A former pro off-road motorcycle racer who has podiumed at the famed Dakar Rally and Baja 1000, Jimmy Lewis will serve as the Course Director for the Rebelle Rally. In the months leading up to the Rebelle, Jimmy–who knows the deserts of the American West like the back of his hand–combed the back roads of Nevada and southern California, drawing up the course.
Jimmy and his wife, Heather, a forensic scientist in Orange County, split their time between Costa Mesa, California and Pahrump, Nevada, where they run an off-road motorcycle school.
We caught up with Jimmy to learn more about his off-road experience and what competitors can look forward to during the inaugural Rebelle event.
What kind of motorsport experience do you have (and what does that mean to you, heading into this event)?
I grew up in Southern California and lived out in the sticks. I had friends that had mini-bikes. I knew that riding was all I wanted to do. It was one of those things, once I rode a bike, I had to go ride all the time. I started racing motocross but then switched to off-road. I became one of the top guys and raced pro off-road my whole career. It lasted a long time, 15 years, everything from enduro to racing Baja and Dakar. I was able to do a lot of riding that involved exploring. I got to ride all over the world. I was always fascinated by just being out in the open and exploring.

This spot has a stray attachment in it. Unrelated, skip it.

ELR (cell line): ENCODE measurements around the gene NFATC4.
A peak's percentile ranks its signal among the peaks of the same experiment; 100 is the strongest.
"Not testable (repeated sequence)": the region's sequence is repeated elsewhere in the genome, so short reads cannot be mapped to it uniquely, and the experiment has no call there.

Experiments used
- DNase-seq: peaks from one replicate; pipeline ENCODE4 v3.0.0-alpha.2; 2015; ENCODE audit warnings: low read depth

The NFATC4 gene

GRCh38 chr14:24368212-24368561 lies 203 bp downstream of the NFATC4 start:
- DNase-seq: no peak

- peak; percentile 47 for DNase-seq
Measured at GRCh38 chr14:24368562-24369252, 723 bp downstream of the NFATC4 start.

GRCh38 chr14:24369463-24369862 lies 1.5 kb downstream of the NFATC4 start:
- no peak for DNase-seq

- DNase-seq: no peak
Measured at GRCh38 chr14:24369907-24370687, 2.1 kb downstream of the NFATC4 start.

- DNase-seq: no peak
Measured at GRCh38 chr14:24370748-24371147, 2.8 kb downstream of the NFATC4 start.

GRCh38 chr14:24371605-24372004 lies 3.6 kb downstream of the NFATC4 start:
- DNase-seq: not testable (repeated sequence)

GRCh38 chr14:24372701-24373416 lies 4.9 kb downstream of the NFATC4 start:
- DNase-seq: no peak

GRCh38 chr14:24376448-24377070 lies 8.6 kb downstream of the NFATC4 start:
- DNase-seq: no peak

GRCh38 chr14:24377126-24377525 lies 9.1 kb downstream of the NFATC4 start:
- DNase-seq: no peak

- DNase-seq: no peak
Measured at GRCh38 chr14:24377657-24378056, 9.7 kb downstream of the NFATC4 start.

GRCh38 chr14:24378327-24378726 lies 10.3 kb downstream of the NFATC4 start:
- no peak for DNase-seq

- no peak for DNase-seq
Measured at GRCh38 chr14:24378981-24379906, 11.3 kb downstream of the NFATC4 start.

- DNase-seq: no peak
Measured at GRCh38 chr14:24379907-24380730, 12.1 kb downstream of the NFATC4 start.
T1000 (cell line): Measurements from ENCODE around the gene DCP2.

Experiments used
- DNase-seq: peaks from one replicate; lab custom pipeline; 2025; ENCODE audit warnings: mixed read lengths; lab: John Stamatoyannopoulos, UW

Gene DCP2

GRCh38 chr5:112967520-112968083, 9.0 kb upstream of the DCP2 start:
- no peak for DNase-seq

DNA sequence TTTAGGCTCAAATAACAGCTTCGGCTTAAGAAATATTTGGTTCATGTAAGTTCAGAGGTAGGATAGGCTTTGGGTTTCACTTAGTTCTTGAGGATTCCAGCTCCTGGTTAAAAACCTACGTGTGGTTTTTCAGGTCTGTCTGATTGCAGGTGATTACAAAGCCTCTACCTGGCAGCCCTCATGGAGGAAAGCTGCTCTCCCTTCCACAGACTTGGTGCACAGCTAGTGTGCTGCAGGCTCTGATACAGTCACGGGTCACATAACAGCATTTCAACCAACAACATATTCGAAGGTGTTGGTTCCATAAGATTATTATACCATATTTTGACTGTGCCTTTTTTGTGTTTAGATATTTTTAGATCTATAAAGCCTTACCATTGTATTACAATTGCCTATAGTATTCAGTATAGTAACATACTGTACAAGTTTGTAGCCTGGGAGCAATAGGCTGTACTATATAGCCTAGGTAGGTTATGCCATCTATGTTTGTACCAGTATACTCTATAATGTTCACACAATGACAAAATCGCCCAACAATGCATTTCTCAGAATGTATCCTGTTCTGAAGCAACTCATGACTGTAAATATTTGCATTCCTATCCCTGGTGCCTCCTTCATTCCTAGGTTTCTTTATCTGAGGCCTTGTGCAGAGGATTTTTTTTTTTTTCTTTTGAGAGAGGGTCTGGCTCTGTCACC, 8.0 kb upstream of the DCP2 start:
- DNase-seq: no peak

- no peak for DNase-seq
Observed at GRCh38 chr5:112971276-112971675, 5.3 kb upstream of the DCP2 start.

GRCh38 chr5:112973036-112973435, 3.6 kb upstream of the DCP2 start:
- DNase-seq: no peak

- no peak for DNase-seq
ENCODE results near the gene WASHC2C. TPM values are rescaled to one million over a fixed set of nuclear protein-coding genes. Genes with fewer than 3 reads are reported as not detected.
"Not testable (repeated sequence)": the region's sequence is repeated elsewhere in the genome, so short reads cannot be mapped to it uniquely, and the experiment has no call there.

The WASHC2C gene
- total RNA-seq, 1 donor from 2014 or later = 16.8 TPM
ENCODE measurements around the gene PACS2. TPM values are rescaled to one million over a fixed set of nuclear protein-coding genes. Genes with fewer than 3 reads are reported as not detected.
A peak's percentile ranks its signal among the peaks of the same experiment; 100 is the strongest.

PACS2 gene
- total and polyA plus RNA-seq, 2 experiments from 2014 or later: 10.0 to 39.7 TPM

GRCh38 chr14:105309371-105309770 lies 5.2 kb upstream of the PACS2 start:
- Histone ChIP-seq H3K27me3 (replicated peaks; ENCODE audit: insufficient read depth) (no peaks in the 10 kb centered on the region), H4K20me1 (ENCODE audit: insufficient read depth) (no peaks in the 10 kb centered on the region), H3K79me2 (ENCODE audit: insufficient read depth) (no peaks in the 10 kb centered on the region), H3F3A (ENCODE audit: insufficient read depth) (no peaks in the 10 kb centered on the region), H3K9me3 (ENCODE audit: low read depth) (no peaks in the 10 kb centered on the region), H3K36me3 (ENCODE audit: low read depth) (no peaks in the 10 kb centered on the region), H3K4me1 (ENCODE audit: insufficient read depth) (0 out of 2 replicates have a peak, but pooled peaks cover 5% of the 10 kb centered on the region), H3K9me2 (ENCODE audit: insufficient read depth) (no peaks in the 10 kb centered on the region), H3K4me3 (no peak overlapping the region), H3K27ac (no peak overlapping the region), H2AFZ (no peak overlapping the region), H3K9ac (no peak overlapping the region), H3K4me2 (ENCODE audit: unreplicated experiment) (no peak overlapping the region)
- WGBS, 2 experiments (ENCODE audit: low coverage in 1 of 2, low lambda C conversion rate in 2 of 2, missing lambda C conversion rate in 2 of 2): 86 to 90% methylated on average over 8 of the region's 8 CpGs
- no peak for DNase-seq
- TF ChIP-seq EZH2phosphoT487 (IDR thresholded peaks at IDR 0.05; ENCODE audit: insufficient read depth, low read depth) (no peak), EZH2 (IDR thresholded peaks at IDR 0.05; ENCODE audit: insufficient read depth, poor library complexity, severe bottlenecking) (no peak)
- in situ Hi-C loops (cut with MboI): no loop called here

How did you hear about the Rebelle Rally (and what made you want to be part of it)?
Emily Miller approached me one day at King of the Hammers and said she had this crazy idea. That’s how most of these things I get involved with start. We started talking about the areas where she was planning the Rebelle to go, and I know that terrain like the back of my hand. She said, “Perfect, you’re hired.”
I like the whole idea of navigation based events. Helping with the Rebelle has been a chance for me to re-learn navigation at a higher level. I think it’s cool that competitors are going to see all these remote places in the West. I’ve run the course several times now, setting things up and scoping the terrain. It’s merged my hobby with a job.
What are some of your racing career highlights?
I’ve raced the Baja 1000 over 10 times during my career. I won the overall in 1998 teamed with Johnny Campbell on a Honda XR 600, beating Ivan Stewart in his truck.